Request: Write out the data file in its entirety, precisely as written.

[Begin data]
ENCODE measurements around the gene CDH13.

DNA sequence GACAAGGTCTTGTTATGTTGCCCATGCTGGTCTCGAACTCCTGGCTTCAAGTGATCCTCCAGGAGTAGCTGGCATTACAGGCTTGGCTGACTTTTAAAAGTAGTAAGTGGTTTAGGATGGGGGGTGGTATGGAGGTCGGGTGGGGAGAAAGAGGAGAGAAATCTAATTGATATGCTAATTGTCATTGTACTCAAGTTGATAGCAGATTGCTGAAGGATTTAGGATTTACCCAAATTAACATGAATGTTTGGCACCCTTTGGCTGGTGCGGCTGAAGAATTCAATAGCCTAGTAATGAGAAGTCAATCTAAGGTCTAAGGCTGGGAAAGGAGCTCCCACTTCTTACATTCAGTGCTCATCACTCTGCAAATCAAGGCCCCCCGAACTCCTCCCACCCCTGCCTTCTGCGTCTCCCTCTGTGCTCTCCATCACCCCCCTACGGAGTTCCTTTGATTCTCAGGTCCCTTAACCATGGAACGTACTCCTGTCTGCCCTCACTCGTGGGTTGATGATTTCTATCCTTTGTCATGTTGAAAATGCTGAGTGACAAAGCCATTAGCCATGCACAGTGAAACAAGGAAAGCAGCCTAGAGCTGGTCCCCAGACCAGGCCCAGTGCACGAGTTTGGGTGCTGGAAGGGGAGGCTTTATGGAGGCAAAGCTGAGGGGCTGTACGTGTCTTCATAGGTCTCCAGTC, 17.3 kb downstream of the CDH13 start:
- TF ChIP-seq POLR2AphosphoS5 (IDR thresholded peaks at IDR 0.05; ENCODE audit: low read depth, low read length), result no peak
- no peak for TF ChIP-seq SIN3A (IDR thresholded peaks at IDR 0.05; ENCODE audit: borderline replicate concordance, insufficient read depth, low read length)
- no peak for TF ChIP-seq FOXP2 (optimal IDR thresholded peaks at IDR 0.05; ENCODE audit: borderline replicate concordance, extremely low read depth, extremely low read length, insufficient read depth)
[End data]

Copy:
ENCODE measurements around the gene CDH13.

DNA sequence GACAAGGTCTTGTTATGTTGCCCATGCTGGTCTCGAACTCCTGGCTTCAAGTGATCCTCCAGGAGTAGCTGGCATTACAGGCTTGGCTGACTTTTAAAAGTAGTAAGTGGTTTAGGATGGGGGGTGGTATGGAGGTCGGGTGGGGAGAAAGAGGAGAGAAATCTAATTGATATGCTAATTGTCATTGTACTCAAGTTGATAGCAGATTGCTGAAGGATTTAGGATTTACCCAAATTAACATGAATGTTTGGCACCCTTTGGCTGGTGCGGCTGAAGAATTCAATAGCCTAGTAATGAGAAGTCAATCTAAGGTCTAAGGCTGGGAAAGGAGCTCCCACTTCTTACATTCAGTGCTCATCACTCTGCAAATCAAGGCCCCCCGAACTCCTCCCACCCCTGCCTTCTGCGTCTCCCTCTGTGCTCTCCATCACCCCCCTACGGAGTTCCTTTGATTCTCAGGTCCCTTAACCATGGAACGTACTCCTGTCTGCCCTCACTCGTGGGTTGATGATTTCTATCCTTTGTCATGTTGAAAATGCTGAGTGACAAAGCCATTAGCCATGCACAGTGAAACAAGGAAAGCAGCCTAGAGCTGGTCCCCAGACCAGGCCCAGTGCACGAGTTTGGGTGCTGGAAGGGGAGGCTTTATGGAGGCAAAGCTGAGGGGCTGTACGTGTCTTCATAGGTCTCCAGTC, 17.3 kb downstream of the CDH13 start:
- TF ChIP-seq POLR2AphosphoS5 (IDR thresholded peaks at IDR 0.05; ENCODE audit: low read depth, low read length), result no peak
- no peak for TF ChIP-seq SIN3A (IDR thresholded peaks at IDR 0.05; ENCODE audit: borderline replicate concordance, insufficient read depth, low read length)
- no peak for TF ChIP-seq FOXP2 (optimal IDR thresholded peaks at IDR 0.05; ENCODE audit: borderline replicate concordance, extremely low read depth, extremely low read length, insufficient read depth)